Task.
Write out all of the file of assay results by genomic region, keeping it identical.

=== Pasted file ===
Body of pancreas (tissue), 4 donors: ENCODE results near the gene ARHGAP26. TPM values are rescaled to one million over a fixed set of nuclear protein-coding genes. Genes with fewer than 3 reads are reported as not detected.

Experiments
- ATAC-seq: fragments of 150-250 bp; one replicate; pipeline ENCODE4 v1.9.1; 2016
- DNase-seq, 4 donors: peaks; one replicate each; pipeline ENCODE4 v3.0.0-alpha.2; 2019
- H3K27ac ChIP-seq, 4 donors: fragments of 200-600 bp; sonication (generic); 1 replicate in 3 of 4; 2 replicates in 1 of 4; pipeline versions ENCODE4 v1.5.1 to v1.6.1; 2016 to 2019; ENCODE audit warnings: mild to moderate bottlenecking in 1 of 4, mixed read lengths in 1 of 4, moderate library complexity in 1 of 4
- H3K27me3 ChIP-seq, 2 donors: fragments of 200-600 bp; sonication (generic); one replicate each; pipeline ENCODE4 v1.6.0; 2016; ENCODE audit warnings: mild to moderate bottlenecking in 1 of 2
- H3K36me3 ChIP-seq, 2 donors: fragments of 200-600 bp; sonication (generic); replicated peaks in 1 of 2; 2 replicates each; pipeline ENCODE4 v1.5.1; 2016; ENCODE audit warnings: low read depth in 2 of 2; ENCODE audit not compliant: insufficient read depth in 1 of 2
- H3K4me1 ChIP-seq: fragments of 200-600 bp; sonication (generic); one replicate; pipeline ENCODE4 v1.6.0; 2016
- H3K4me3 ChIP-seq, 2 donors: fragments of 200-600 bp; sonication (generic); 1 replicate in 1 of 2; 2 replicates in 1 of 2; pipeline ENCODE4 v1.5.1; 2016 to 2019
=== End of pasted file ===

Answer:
Body of pancreas (tissue), 4 donors: ENCODE results near the gene ARHGAP26. TPM values are rescaled to one million over a fixed set of nuclear protein-coding genes. Genes with fewer than 3 reads are reported as not detected.

Experiments
- ATAC-seq: fragments of 150-250 bp; one replicate; pipeline ENCODE4 v1.9.1; 2016
- DNase-seq, 4 donors: peaks; one replicate each; pipeline ENCODE4 v3.0.0-alpha.2; 2019
- H3K27ac ChIP-seq, 4 donors: fragments of 200-600 bp; sonication (generic); 1 replicate in 3 of 4; 2 replicates in 1 of 4; pipeline versions ENCODE4 v1.5.1 to v1.6.1; 2016 to 2019; ENCODE audit warnings: mild to moderate bottlenecking in 1 of 4, mixed read lengths in 1 of 4, moderate library complexity in 1 of 4
- H3K27me3 ChIP-seq, 2 donors: fragments of 200-600 bp; sonication (generic); one replicate each; pipeline ENCODE4 v1.6.0; 2016; ENCODE audit warnings: mild to moderate bottlenecking in 1 of 2
- H3K36me3 ChIP-seq, 2 donors: fragments of 200-600 bp; sonication (generic); replicated peaks in 1 of 2; 2 replicates each; pipeline ENCODE4 v1.5.1; 2016; ENCODE audit warnings: low read depth in 2 of 2; ENCODE audit not compliant: insufficient read depth in 1 of 2
- H3K4me1 ChIP-seq: fragments of 200-600 bp; sonication (generic); one replicate; pipeline ENCODE4 v1.6.0; 2016
- H3K4me3 ChIP-seq, 2 donors: fragments of 200-600 bp; sonication (generic); 1 replicate in 1 of 2; 2 replicates in 1 of 2; pipeline ENCODE4 v1.5.1; 2016 to 2019